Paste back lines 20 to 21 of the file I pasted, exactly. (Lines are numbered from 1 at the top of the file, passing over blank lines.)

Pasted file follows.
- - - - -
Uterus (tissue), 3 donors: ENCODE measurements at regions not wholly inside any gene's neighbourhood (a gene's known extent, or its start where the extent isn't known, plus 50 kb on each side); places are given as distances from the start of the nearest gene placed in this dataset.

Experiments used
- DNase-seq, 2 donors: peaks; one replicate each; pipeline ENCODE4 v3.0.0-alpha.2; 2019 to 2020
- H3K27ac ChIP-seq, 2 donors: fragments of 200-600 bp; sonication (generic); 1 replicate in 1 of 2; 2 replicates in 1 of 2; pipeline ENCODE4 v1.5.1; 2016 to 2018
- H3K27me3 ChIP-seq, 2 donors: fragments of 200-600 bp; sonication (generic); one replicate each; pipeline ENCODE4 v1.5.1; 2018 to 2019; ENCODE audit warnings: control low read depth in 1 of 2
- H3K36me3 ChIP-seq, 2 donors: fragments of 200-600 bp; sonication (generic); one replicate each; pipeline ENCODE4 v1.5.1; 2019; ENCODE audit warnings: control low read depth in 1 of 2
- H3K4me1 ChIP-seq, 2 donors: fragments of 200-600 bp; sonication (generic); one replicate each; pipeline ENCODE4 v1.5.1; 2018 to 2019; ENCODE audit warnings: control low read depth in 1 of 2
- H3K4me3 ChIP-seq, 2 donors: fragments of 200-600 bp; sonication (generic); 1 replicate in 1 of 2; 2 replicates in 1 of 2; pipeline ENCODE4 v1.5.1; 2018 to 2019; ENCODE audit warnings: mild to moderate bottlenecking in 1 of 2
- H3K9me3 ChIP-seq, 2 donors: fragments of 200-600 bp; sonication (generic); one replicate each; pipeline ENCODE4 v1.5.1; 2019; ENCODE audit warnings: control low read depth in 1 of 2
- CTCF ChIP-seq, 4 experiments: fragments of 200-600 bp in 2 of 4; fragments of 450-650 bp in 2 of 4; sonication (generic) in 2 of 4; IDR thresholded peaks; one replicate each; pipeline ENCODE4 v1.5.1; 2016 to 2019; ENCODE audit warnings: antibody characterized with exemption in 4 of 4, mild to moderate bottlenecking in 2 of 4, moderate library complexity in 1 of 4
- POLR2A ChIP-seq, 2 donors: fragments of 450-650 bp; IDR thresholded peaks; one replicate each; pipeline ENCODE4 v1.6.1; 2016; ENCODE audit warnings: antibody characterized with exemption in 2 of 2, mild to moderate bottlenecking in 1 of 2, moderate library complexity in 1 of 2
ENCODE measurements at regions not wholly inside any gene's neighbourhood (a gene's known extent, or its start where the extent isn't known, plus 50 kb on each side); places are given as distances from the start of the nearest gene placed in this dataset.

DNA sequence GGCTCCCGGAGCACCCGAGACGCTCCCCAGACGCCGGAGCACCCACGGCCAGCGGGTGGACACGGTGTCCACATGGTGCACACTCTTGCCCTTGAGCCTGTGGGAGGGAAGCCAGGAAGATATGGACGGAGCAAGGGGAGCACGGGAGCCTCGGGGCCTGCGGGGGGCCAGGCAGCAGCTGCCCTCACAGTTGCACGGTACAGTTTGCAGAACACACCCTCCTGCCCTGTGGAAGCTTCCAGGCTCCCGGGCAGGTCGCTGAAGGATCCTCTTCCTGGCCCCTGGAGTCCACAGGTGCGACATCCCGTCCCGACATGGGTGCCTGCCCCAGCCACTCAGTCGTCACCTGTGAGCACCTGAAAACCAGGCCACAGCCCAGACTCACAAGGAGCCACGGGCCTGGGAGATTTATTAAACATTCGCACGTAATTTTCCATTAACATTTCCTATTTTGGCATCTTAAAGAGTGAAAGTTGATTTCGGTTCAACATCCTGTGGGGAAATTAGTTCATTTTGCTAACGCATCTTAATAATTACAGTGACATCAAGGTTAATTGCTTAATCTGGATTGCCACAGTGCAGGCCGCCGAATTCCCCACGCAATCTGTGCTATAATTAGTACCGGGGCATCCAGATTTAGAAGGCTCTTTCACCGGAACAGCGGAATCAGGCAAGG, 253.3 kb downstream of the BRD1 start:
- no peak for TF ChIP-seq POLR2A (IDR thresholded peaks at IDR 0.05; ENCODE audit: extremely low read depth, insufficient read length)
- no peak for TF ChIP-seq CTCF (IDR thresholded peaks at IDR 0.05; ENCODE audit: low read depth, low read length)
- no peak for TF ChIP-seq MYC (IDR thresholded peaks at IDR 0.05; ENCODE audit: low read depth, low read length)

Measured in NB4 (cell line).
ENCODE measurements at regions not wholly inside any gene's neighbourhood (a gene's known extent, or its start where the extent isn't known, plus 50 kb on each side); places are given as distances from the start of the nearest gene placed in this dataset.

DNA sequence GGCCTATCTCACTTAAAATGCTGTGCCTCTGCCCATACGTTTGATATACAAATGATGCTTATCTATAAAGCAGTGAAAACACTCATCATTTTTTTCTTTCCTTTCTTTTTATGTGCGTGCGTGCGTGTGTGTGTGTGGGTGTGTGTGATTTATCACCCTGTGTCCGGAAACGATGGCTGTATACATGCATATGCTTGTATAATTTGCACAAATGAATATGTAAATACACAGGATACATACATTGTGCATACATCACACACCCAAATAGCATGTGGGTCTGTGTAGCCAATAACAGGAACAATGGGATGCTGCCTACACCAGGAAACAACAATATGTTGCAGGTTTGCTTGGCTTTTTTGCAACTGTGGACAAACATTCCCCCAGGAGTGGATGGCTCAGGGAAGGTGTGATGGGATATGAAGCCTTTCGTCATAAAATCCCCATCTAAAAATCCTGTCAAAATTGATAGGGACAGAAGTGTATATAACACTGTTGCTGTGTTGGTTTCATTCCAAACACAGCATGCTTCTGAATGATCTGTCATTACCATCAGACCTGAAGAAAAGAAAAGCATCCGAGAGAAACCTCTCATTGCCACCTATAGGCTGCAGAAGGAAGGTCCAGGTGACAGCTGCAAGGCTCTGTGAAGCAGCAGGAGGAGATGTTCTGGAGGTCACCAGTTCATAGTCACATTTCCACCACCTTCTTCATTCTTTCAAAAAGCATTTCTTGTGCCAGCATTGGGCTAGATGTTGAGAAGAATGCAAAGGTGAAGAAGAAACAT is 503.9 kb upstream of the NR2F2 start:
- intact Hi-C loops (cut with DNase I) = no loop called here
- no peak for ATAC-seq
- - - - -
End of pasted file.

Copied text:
- intact Hi-C loops (cut with DNase I) = no loop called here
- no peak for ATAC-seq